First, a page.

I try to keep my email as organized as possible, but sometimes I just can’t find what I’m looking for. Generally, the toughest emails for me to find are those that have an attachment (Spotlight can’t find everything!). I remembered that I used to have a column in my inbox that would show a paper clip next to messages with attachments, but I couldn’t figure out how to get it to show up.
Turns out it’s one of those quick and easy things: while in your inbox (or any folder in Mail for that matter), select Columns from the View menu and choose what you want and don’t want to see. Alternatively, you can right-click on the column headers and choose from there. I have Attachments, Date Received, Flags, and From in use. Discovering this feature was particularly nice because I actually removed some columns and reduced clutter.
When you click on View in the toolbar, under Columns you might have seen “Sort By.” This will automatically sort by the selected attribute—for most, sorting by Date Received is best, but it’s great to know you have the option to sort so many different ways.
Hidden iPhoto Features
By Ed Shepard Small Dog Electronics Tech Tails Newsletter
I’ve recently spent a few hours cleaning up my iPhoto library. This included adding proper image titles, keywords, updating Places and Faces info, deleting duplicates (and redundant photos in general), as well as deleting albums, smart folders, and slideshows that have outlived their usefulness. Here are a few tricks I discovered that aren’t documented by Apple, and apparently little-known on the web.
Did you know know you can compare an edited photo to the unedited original? This only works in iPhoto’s Edit mode. In Edit mode, simply hold down the Shift key and you’ll see the photo in all its pure, unedited glory.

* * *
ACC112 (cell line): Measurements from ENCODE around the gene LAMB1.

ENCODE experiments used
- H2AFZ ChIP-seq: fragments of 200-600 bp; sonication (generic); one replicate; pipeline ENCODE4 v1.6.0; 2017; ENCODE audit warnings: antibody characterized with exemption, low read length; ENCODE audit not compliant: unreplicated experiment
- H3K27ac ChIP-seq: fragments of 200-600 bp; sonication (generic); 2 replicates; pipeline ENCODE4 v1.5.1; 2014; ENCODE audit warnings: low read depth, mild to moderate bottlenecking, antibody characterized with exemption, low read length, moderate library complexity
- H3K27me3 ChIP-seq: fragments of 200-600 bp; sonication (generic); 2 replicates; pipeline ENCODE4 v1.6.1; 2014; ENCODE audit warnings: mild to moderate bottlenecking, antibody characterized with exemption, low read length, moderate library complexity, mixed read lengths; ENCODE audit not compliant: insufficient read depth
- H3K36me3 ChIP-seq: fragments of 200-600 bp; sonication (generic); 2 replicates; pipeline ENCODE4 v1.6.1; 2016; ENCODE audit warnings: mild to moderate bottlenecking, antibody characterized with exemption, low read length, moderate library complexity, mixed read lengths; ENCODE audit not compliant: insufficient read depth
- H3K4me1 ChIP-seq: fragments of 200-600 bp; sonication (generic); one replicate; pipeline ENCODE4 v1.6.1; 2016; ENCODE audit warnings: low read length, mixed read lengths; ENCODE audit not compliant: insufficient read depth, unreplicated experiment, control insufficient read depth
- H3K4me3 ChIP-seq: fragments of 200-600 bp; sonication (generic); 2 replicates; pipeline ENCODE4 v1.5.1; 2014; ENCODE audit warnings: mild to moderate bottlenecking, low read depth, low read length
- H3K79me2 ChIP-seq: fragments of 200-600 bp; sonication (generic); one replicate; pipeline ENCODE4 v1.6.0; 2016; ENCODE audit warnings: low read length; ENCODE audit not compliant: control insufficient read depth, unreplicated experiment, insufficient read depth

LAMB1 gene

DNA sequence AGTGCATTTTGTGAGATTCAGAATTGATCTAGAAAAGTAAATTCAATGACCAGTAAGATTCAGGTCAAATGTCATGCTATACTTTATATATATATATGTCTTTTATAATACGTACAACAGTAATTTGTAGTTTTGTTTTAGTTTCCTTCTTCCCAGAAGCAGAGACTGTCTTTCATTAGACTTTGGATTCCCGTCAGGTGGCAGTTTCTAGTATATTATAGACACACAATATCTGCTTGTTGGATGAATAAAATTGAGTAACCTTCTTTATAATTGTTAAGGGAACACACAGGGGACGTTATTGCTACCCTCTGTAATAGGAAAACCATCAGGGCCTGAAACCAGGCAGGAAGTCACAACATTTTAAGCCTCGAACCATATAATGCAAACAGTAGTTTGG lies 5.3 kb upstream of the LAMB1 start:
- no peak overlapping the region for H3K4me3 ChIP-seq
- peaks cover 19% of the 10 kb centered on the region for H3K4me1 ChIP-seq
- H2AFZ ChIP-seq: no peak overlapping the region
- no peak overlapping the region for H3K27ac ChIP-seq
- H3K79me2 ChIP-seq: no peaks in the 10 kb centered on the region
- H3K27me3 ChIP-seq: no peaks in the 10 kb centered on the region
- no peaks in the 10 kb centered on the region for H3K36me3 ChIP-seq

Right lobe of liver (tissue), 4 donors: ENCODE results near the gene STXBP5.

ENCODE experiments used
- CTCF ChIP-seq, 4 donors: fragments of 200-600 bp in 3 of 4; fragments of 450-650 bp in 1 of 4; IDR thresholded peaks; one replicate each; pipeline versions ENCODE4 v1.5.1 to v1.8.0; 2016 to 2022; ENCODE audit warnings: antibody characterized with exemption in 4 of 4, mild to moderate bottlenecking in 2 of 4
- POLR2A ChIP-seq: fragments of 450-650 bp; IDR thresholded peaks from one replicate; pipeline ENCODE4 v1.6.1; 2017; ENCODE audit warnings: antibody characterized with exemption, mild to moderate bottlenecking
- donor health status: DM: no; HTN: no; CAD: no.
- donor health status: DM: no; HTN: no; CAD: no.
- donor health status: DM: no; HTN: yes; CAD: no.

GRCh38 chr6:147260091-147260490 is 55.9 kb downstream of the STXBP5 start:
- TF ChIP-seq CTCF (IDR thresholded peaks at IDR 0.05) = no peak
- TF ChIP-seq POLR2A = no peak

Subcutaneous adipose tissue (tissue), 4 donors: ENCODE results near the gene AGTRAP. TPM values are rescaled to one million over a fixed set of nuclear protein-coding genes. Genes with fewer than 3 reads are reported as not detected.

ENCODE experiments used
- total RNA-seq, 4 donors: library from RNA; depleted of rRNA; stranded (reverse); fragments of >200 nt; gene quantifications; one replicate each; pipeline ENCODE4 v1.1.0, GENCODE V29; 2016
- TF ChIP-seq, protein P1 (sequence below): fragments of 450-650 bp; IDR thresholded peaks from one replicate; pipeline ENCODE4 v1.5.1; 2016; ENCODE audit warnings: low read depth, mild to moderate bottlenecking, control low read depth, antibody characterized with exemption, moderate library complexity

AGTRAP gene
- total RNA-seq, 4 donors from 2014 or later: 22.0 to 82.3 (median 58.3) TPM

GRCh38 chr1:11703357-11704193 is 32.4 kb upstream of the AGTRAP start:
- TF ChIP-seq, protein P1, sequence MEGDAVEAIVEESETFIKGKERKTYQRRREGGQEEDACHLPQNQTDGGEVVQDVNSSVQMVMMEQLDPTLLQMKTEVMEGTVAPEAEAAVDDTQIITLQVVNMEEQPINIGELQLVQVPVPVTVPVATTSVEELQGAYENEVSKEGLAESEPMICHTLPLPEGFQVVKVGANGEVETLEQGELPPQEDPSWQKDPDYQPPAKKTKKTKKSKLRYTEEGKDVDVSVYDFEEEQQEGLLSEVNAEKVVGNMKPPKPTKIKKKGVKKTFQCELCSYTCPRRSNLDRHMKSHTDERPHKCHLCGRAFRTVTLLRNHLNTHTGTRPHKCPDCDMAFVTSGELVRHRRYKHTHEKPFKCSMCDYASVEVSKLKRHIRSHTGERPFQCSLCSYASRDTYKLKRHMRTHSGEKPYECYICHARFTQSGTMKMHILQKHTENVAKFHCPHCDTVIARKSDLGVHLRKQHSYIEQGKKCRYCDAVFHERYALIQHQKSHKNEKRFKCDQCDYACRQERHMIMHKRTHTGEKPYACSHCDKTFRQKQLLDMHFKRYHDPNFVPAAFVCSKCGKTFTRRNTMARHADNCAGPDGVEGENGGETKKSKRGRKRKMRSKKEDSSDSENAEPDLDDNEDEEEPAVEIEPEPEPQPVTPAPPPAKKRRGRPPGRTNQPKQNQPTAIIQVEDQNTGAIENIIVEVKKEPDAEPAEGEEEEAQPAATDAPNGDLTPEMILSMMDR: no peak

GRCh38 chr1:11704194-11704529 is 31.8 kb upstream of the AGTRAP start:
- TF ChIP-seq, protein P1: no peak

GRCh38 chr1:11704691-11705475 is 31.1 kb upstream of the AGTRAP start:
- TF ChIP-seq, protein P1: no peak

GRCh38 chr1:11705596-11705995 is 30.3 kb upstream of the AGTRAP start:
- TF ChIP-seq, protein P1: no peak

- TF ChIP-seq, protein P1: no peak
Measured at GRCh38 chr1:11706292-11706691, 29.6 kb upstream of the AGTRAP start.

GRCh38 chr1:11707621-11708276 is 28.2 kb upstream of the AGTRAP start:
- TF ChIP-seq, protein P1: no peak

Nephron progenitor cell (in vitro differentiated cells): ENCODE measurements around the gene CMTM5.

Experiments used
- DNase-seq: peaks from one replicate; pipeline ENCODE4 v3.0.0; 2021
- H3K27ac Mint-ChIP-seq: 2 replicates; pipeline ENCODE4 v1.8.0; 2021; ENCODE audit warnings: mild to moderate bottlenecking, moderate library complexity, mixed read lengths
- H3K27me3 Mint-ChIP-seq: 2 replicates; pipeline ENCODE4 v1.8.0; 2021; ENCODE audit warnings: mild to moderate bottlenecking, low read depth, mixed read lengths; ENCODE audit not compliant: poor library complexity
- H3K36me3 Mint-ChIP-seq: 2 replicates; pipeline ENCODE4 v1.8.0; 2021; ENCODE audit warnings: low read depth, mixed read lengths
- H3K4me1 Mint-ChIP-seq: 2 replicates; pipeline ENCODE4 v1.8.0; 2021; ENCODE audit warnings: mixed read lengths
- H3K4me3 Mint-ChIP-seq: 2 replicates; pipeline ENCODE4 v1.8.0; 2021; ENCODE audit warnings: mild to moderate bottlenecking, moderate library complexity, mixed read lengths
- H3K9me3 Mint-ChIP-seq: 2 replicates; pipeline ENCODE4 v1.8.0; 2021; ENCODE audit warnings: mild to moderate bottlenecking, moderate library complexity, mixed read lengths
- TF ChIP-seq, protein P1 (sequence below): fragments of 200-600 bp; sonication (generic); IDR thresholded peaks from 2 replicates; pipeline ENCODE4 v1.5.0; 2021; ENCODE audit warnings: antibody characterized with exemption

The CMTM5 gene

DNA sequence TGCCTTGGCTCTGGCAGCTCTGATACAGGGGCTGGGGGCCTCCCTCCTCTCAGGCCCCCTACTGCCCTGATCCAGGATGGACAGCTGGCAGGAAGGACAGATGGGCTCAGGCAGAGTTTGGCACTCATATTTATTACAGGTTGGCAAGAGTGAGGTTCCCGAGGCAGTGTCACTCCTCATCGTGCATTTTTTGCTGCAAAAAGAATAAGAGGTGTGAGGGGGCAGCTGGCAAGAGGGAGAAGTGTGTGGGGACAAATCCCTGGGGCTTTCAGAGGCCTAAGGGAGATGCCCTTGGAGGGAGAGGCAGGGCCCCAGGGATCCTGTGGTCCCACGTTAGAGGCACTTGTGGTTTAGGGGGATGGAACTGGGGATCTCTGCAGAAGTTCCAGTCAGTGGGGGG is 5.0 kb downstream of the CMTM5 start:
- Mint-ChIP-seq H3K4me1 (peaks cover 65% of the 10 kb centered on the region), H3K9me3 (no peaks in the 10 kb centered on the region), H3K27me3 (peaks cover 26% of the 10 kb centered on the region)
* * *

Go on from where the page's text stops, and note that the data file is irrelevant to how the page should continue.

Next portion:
Also in Edit mode, it’s possible to quickly zoom in on a particular area of a photo. Simply hover your mouse pointer over the area of interest, and then press the 1 key to zoom to 100 percent in, or press the 2 key for a 200% view. Jump back to fit to view by pressing the 0 key.
Want to hide certain photos in your iPhoto library, but don’t want to actually delete them? Simply right-click (or Control-click) on the secret photos and select “Hide Photo” at the bottom of the list. If you want to see your hidden photos, select View > Hidden Files in the iPhoto menu bar.
I like Faces (though it’s not always amazingly accurate) in iPhoto ’09. Did you know you can change a person’s Key Photo in Faces? This is the photo that shows on the Faces corkboard. To do this, open a photo of the person in Faces. Right-click on the image you want to be the key photo and choose “Make Key Photo.”
You can also scroll your mouse over the Key Photo in Face’s corkboard view, and while the photos are flipping through, click the space bar on the photo of your choice. That will be the person’s new Key Photo.
Here are some more tips about Faces, from Macworld magazine.
I also enjoy Places, iPhoto ’09’s geotagging feature. It’s fun to see my photos on a map. iPhone photos are automatically geotagged, but my other cameras lack a built-in geotagging tool. It’s easy to manually add this information to a photo, but it’s a chore to do this for a big batch of photos.
However, I discovered that it is possible to copy Places information from photo to photo. Simply select a photo that has been tagged with the correct information, right-click (or control-click) on it and choose “Copy” from the contextual menu. Now select your batch of untagged photos, right-click (or control click) on them, and choose “Paste Location.” Now they all share the same location information.
When you delete a photo from your iPhoto library, it goes into iPhoto’s trash. This gives you a margin for error if you accidentally delete a photo. Over time, iPhoto’s trash can fill up with hundreds or even thousands of photos, stealing gigabytes of space from your hard drive. To see the contents of iPhoto’s trash, click on the trash can icon in the left panel of the iPhoto interface. In iPhoto 09, it’s under the “Recent” header. To empty the trash, click on iPhoto > Empty iPhoto Trash in iPhoto’s menu bar at the top of the screen.
I receive a couple newsletters from Small Dog Electronics each week in my email. They never fail to include some useful tip to help me out. If you are a Mac user, I strongly suggest Kibbles & Bytes and Tech Tails from Small Dog Electronics. Check them out.